Buccal films were prepared by solvent casting technique [38]. First, the polymers and the drug (100 mg) were dissolved in 100 ml of water at 50°C, using a magnetic stirrer at 150 rpm for 12 hours. Then, the plasticizer was added and homogenized for 2 hours. Finally, 100 g of this solution was poured into a glass Petri dish and dried in a circulating oven air at 40°C for 24 hours, resulting in a thin film after solvent evaporation.

A 23 full factorial design was used to evaluate the influence of independent variables—amounts (%) of pectin, gellan, and glycerol at two levels—on the response of swelling, mechanical properties, and cumulative drug release after 1 and 10 hours (%). This experimental design resulted in eight films formulations, which contained a fixed amount of the drug (Table 1).

Table 1: Percentage (w/v) of pectin, gellan gum, and glycerol in the polymer solutions used in the preparation of films.
2.3. Physicochemical Characterization

The isolated raw materials (TA, PEC, GG, and GLY) and the buccal films were subjected to Fourier transform infrared spectroscopy (FTIR), differential scanning calorimetry (DSC), and thermogravimetry (TG).

The FTIR spectra (infrared spectrophotometer, Bruker Vertex-70, USA) were obtained, in an inert atmosphere (N2), with a resolution of 4 cm−1 from the 4000 to 500 cm−1 region.

DSC curves were obtained using a DSC 7020 cell (Exstar, Japan), and the TG/DTG curves were taken with a TG/DTA 7020 thermobalance (Exstar, Japan) under a nitrogen flow and heating rate of 10°C min−1. Highly pure indium (m.p., 156.6°C; , 28.54 J g−1) was used to calibrate the DSC cell, and calcium oxalate was used to calibrate the thermobalance, under the same conditions as the samples.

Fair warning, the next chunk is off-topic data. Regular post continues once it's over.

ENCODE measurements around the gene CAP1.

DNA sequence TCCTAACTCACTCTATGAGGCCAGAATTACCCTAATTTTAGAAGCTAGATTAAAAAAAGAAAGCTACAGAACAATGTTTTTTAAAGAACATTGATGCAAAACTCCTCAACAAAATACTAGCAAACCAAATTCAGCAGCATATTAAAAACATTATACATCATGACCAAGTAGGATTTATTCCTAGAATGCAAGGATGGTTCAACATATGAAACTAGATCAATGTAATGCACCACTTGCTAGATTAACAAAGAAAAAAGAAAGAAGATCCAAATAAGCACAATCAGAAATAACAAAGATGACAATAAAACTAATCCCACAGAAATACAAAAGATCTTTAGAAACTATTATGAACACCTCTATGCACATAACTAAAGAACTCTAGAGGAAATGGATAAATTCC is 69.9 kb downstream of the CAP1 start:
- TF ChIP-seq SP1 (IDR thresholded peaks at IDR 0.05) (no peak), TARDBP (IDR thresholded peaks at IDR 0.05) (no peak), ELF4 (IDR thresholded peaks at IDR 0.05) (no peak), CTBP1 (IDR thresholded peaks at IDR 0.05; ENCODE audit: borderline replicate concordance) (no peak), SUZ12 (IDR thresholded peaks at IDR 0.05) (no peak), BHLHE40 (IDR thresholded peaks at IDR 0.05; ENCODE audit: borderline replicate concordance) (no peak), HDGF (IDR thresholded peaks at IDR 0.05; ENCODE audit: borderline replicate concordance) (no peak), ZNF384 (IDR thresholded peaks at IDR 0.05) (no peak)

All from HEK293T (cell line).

2.4. Swelling

Swelling of the films was determined using a method described by Yang et al. [27]. The calculation to determine the percentage of swelling is shown in where m1 and m2 represent the mass of dry samples before and after immersion in the solution, respectively.

2.5. Disintegration

The disintegration was determined using a disintegrator (Ethik Technology, Brazil). Saline buffer (pH 6.8) at a temperature of 37 ± 2°C was used as the test media. The buccal films () were subjected at successive vertical immersion and the time until total disintegration was recorded.

2.6. Drug Content Uniformity

The drug content was determined using a method adapted from the United States Pharmacopeia [39]. A piece of each film () equivalent to 1.5 mg of drug was weighed, dissolved in ethanol, and transferred to a 25 ml flask. The sample was subjected to ultrasound for 60 minutes to ensure complete solubilization of the active. Then, the flask volume was completed, and an aliquot was removed and filtered through a 0.20 μm filter aid Minisart RC 25 (Sartorius, Göttingen, Germany). The amount of drug in the resulting solution was determined by UV spectrophotometer DU-640 (Beckman Coulter, USA) at a wavelength of 242 nm.

2.7. Film Thickness